Patzin: La Katrina and Marigolds

Day of the Dead is about life and about death, about how we honor and how we remember the dead

By Patrisia Gonzales
Published on LatinoLA: November 1, 2005

Patzin: La Katrina and Marigolds

These are the nights and days of La Katrina & marigolds. La Katrina is one of the Mexican popular names for death, and the marigold is her flor de muerto, the "death flower" that actually celebrates life. Lady Death is often depicted with a flower in her Victorian hat and a bustled dress.

The marigolds' Nahuatl name - cempoalxuchitl - is recorded in the amoxtlis or pre-Columbian books (also known as codices). Cempoalxuchitl, or cempoalxochitl, means 20-flower and is related to the sacred count of 20 in ritual pre-Columbian calendars. Marigolds grace altars and burial sites and marigold petals are strewn around altars from Oct. 28-Nov. 2 in ancient rituals that honor the spirit world. The spirits return, enticed by the smells of cempoalxuchitl and their favorite foods - from tamales to chocolates -- that are made in ritual offerings.

The Day of the Dead is not a Mexican or indigenous version of Halloween. They have nothing to do with each other. Day of the Dead is about life and about death, about how we honor and how we remember the dead.

Day of the Dead ceremonies were once part of a 20-day cycle that also recognized that the earth was about to go into repose. While many people are now familiar with the public altars and offerings, and the colorful "marigold parades" or processions and other community celebrations, ancient indigenous traditions continue complex ceremonies in Mexico and the United States rarely seen by the public. In fact, the celebration has now virtually achieved total mainstream acceptance.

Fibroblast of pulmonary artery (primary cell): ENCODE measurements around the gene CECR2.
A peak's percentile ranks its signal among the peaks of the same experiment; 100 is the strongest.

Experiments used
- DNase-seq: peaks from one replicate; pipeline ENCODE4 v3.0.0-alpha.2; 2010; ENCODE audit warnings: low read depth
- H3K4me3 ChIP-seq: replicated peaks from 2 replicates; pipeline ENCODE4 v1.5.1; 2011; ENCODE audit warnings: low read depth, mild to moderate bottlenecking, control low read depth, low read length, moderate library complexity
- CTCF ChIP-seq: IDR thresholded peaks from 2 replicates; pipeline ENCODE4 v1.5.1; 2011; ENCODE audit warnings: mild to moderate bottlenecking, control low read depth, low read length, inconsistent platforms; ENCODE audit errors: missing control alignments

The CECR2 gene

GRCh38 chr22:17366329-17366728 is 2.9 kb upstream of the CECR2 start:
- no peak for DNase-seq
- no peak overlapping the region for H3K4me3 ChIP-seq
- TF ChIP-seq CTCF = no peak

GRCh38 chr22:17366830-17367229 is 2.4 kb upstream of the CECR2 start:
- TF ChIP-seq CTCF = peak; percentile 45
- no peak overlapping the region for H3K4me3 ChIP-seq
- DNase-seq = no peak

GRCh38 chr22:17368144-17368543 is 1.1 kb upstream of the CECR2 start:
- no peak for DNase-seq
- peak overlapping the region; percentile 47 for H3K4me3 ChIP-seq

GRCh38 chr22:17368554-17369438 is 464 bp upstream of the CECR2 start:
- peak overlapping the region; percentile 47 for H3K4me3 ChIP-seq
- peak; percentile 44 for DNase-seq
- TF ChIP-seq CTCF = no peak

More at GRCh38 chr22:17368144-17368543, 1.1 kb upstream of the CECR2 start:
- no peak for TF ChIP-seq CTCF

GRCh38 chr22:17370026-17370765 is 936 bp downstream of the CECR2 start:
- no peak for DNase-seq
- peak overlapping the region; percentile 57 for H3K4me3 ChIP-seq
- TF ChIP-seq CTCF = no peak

While many indigenous cultures in North America do not follow Day of the Dead ceremonies, there does exist ceremonies that honor people in the spirit world, and the Northern relations are often invited to join in the pre-Columbian ceremonies. Day of the Dead has been internationally recognized as part of a world heritage, and no traditional observance of it is complete without cempoalxuchitl.

I can't help but wonder about the significance of names and the irony that this deadly hurricane carried the name of Katrina. As we mourn what Lady Death delivered to Louisiana, I offer these marigold recipes in honor of the dead.

In keeping with the indigenous tradition of triple meaning, the marigolds, which are offered to the spirits, also represent the sun.

They are used in ceremonies, spiritual rites and medicinal remedies. All of the marigold plant can be used medicinally in teas, baths, tinctures, soaps and creams. The ??oAztec marigold??ˇ or Tagetes erecta (a relative of calendula) heals afflictions of the skin, wounds, yeast imbalances, infertility and ulcers. It also helps with digestive disorders and is said to calm the spirit and balance body temperature. It is a hot plant and can induce sweating and its root, says partera/ midwife, Dona Emilia of San Luis Potosi, can heal frio en la matriz. It is high in phosphorous.

A standard dosage of one teaspoon of marigold to one cup water is administered for one to two cups a day.

And as a cultural recipe, let us offer flowers and song to remember that despite death and repose, the sun also rises.

This year's Dia de los Muertos Column is done in memory of: Don Nicolas, Don Felipe, Tio Sigfredo, Lalo Guerrero, Luis Alberto, the victims of the hurricanes, earthquakes, the tsunami, and all the current wars.

? Column of the Americas 2005

About Patrisia Gonzales:
We can be reached at: 608-238-3161 or or Column of the Americas, PO BOX 5093 Madison WI 53705. Our bilingual columns are posted at:

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